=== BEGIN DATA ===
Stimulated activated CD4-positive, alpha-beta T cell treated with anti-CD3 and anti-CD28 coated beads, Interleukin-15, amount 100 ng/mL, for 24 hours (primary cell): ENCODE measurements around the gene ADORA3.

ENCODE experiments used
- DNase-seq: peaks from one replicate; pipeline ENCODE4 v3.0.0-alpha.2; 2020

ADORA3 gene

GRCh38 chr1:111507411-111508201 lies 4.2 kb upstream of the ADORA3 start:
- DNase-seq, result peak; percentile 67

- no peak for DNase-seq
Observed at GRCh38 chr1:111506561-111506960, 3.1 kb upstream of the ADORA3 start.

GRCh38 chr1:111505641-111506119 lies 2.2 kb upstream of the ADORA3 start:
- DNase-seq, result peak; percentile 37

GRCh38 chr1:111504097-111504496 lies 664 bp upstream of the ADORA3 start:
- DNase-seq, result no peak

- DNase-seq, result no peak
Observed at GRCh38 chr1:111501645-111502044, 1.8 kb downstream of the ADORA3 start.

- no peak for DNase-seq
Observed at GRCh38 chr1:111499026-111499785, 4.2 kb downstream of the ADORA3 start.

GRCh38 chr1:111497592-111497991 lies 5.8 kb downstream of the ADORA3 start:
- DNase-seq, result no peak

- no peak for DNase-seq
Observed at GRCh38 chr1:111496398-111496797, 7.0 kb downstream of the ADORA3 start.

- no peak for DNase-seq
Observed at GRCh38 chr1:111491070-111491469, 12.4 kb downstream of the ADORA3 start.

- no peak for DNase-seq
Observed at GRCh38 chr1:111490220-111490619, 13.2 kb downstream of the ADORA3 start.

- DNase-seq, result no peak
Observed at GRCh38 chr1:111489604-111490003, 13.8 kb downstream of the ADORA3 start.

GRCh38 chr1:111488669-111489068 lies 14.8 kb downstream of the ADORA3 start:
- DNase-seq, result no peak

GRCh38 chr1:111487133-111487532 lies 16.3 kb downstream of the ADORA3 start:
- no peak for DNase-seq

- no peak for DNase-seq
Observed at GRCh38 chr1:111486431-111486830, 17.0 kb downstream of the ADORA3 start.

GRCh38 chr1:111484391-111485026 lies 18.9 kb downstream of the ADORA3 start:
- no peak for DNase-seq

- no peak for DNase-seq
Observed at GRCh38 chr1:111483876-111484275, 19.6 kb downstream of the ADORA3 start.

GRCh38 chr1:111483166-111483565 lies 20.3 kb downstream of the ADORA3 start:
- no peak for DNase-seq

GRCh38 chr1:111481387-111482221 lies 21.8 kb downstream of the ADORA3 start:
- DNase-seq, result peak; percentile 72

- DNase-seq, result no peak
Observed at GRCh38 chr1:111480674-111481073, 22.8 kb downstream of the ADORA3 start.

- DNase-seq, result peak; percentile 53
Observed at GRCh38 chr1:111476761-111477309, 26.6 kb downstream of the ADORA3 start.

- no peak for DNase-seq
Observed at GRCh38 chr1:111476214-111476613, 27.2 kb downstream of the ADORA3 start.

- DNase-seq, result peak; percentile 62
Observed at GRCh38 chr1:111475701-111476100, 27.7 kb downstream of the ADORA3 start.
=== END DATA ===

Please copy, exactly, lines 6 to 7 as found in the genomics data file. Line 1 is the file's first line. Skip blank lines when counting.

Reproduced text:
- DNase-seq, result peak; percentile 67

- no peak for DNase-seq